Wireless Application Protocol and the mobile web before the web

post, Dec 30, 2021, on Mitja Felicijan's blog

A little stroll down the history lane

About two weeks ago, I watched this outstanding documentary on YouTube Springboard: the secret history of the first real smartphone about the history of smartphones and phones in general. It brought back so many memories. I never had an actual smartphone before the Android. The closest to smartphone was Sony Ericsson P1. A fantastic phone and I broke it in Prague after a party and that was one of those rare occasions where I was actually mad at myself. But nevertheless, after that phone, the next one was an Android one.

Before that, I only owned normal phones from Nokia and Siemens etc. Nothing special, actually. These are the phones we are talking about. Before 2007. Apple and Android phones didn't exist yet.

These phones were rocking:

  • No selfie cameras.
  • ~2 inch displays.
  • ~120 MHz beast CPU's.
  • 144p main cameras.
  • But they had a headphone jack.

Let's take a look at these beauties.

Old phones

WAP - Wireless Application Protocol

Not that one! We are talking about Wireless Application Protocol and not Cardi B's song 😃

WAP stands for Wireless Application Protocol. It is a protocol designed for micro-browsers, and it enables the access of internet in the mobile devices. It uses the mark-up language WML (Wireless Markup Language and not HTML), WML is defined as XML 1.0 application. Furthermore, it enables creating web applications for mobile devices. In 1998, WAP Forum was founded by Ericson, Motorola, Nokia and Unwired Planet whose aim was to standardize the various wireless technologies via protocols. (source)

WAP protocol was resulted by the joint efforts of the various members of WAP Forum. In 2002, WAP forum was merged with various other forums of the industry, resulting in the formation of Open Mobile Alliance (OMA). (source)

These were some wild times. Devices had tiny screens and data transmission rates were abominable. But they were capable of rendering WML (Wireless Markup Language). This was very similar to HTML, actually. It is a markup language, after all.

These pages could be served by Apache and could be generated by CGI scripts on the backend. The only difference was the limited markup language.

WML - Wireless Markup Language

Just like web browsers use HTML for content structure, older mobile device browsers use WML - if you need to support really old mobile phones using WML browsers, you will need to know about it. WML is XML-based (an XML vocabulary just like XHTML and MathML, but not HTML) and does not use the same metaphor as HTML. HTML is a single document with some metadata packed away in the head, and a body encapsulating the visible page. With WML, the metaphor does not envisage a page, but rather a deck of cards. A WML file might have several pages or cards contained within it. (source)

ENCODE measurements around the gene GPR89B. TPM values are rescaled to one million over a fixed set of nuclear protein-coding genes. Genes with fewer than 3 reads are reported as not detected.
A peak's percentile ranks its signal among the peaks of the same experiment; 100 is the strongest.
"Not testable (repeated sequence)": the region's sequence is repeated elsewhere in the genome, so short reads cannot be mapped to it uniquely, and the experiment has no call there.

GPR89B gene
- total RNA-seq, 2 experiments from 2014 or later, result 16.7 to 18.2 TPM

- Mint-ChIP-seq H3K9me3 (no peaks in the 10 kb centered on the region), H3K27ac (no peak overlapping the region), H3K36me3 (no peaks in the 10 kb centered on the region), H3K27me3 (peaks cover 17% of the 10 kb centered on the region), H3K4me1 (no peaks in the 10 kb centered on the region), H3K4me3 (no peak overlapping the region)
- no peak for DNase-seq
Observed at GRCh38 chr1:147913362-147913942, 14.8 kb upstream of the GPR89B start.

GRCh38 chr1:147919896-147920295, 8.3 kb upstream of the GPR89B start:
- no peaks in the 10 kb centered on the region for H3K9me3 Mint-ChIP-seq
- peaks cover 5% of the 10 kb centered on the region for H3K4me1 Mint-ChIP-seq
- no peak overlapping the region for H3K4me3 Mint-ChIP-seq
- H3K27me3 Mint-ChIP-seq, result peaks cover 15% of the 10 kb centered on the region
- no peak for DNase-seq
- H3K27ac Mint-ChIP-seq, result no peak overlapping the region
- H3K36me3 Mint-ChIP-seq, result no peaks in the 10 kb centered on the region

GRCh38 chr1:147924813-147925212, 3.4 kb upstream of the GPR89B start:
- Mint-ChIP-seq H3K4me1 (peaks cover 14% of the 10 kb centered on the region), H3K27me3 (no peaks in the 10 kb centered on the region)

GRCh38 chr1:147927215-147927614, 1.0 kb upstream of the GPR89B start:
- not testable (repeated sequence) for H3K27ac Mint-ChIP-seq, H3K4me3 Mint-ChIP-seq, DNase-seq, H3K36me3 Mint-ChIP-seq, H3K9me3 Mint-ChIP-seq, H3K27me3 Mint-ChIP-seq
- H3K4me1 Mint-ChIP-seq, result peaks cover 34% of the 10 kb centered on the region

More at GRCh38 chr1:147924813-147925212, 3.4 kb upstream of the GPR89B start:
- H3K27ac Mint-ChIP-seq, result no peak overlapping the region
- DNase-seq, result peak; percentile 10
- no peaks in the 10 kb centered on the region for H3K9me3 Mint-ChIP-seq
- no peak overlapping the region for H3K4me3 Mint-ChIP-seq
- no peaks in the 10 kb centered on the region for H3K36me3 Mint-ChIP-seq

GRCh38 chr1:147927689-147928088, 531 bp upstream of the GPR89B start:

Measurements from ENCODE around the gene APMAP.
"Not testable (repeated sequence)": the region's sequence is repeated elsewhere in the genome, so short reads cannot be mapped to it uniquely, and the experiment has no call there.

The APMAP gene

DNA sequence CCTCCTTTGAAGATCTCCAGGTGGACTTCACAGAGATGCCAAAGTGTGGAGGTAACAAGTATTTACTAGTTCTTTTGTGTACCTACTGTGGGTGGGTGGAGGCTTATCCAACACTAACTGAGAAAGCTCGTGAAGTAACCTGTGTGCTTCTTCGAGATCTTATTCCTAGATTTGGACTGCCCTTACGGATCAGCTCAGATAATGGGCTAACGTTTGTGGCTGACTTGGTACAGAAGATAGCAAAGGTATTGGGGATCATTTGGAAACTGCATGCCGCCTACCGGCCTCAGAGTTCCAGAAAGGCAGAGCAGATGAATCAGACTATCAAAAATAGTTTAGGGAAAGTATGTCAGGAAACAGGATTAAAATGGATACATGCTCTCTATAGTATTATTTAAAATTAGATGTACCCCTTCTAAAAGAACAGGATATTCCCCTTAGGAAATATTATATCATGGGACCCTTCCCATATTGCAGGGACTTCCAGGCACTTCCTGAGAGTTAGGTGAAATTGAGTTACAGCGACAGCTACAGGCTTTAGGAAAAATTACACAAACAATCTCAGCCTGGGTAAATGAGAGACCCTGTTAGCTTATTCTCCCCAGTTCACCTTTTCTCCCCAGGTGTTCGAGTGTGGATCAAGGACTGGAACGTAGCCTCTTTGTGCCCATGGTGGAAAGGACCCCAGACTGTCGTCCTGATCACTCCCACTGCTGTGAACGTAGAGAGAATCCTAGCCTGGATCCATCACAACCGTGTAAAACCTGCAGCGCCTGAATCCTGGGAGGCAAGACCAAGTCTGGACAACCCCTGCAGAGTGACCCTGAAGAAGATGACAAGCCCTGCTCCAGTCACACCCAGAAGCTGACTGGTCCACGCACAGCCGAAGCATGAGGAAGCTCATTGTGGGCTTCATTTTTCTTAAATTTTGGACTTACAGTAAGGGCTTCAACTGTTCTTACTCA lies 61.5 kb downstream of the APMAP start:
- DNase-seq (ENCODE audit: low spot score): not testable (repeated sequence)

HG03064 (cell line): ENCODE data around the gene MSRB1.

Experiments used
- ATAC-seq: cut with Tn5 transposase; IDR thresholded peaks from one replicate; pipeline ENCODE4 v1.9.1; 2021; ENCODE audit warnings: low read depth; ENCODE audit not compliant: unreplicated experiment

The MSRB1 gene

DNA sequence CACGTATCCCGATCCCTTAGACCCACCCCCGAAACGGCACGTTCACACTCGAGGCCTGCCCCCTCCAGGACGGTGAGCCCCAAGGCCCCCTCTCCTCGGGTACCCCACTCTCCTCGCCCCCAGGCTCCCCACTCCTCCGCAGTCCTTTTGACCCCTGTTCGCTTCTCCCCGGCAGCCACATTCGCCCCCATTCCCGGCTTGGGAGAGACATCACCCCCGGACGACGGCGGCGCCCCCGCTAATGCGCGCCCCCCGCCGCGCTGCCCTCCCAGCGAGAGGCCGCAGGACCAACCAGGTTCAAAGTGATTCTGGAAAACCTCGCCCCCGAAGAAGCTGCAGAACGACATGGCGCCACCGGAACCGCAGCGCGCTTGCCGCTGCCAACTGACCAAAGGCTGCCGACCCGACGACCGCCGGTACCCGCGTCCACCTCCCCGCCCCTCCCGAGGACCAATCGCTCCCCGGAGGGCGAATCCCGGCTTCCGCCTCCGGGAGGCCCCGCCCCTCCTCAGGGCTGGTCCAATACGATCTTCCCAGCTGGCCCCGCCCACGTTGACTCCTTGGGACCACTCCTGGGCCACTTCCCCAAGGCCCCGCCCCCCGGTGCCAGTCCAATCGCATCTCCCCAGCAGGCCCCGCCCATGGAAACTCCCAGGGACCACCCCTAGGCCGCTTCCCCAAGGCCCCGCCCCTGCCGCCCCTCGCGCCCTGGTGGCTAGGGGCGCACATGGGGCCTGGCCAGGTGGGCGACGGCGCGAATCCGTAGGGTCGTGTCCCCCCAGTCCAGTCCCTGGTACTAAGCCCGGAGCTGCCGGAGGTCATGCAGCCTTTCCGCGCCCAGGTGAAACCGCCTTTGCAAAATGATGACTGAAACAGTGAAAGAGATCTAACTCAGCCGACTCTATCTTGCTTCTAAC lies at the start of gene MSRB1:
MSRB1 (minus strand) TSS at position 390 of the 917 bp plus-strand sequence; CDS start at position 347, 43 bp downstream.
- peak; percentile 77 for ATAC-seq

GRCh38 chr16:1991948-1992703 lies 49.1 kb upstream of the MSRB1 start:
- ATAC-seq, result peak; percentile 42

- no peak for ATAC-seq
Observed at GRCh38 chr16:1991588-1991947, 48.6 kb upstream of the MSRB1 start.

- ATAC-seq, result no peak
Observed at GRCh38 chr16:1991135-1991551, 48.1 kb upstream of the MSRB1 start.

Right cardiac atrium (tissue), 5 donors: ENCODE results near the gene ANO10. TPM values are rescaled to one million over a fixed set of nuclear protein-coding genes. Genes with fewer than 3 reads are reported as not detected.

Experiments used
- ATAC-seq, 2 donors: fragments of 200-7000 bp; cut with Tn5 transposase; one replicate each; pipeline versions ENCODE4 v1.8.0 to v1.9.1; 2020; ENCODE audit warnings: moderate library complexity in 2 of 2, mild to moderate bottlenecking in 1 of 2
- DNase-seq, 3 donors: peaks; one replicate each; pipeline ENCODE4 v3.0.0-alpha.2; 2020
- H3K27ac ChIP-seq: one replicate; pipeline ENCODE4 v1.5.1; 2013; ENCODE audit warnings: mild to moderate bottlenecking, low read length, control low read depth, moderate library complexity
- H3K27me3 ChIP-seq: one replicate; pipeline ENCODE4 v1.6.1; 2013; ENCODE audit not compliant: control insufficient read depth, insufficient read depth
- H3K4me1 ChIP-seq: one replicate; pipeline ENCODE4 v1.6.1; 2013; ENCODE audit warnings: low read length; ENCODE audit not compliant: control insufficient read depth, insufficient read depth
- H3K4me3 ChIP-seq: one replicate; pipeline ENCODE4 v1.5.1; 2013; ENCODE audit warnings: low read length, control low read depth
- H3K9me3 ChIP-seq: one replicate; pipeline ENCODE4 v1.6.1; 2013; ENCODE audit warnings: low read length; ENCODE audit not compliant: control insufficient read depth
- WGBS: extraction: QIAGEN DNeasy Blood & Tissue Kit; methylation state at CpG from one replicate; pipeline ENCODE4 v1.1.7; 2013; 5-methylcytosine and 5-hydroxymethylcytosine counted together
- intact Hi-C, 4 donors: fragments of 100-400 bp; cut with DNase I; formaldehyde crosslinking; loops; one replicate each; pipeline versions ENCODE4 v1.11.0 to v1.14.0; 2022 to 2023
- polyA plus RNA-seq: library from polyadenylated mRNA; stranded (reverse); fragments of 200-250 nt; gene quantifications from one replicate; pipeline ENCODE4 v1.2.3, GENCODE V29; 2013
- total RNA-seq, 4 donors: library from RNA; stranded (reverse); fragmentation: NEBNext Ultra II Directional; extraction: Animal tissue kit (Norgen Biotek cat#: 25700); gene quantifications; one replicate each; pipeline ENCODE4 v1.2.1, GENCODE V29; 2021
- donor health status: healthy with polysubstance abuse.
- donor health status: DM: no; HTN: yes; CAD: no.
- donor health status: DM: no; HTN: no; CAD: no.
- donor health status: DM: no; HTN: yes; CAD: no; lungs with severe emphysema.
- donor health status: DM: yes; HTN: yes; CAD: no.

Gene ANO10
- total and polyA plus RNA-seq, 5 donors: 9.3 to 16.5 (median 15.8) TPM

<?xml version="1.0"?>
<!DOCTYPE wml PUBLIC "-//WAPFORUM//DTD WML 1.1//EN" "http://www.wapforum.org/DTD/wml_1.1.xml">
  <card id="home" title="Example Homepage">
    <p>Welcome to the Example homepage</p>

There is an amazing tutorial on Tutorialpoint about WML.

Converting Digg to WML

This task is completely useless and not really feasible nowadays, but I had to give it a try for old-time sake. Since the data is already there in a form of RSS feed, I could take this feed and parse it and create a WML version of the homepage.

We will need:

  • Python3 + Pip
  • ImageMagick
  • feedparser and mako templating
# for fedora 35
sudo dnf install ImageMagick python3-pip

# tempalting engine for python
pip install mako --user

# for parsing rss feeds
pip install feedparser --user

Project folder structure should look like the following.

12:43:53 m@khan wap → tree -L 1
├── generate.py
└── template.wml

After that, I created a small template for the homepage.

<?xml version="1.0"?>
<!DOCTYPE wml PUBLIC "-//WAPFORUM//DTD WML 1.2//EN" "http://www.wapforum.org/DTD/wml_1.2.xml">


  <card title="Digg - What the Internet is talking about right now">

    % for item in entries:
      <p><img src="/images/${item.id}.jpg" width="175" height="95" alt="${item.title}" /></p>
    % endfor



And the parser that parses RSS feed looks like this.

import os
import feedparser
from mako.template import Template

os.system('mkdir -p www/images')

template = Template(filename='template.wml')

feed = feedparser.parse('https://digg.com/rss/top.xml')

entries = feed.entries[:15]

for entry in entries:
  print('Processing image with id {}'.format(entry.id))
  os.system('wget -q -O www/images/{}.jpg "{}"'.format(entry.id, entry.links[1].href))
  os.system('convert www/images/{}.jpg -type Grayscale -resize 175x -depth 3 -quality 30 www/images/{}.jpg'.format(entry.id, entry.id))

html = template.render(entries = entries)

with open('www/index.wml', 'w+') as fp:

This script will create a folder www and in the folder www/images for storing resized images.

Be sure you don't use SSL and use just normal HTTP for serving the content. These old phones will have problems with TLS 1.3 etc.

If you look at the python file, I convert all the images into tiny B&W images. They should be WBMP (Wireless BitMaP) but I choose JPEGs for this, and it seems to work properly.

Because I currently don't have a phone old enough to test it on, I used an emulator. And it was really hard to find one. I found WAP Proof on shareware junction, and it did the job well enough. I will try to find and actual device to test it on.

If you are using Nginx to serve the contents, add a directive to the hosts file that will automatically server index.wml file.

server {
  index index.wml index.html index.htm index.nginx-debian.html;


Well, this was pointless, but very fun! I hope you enjoyed it as much as I did. I will try to find an old phone to test it on. If you have any questions, feel free to ask in the comments.

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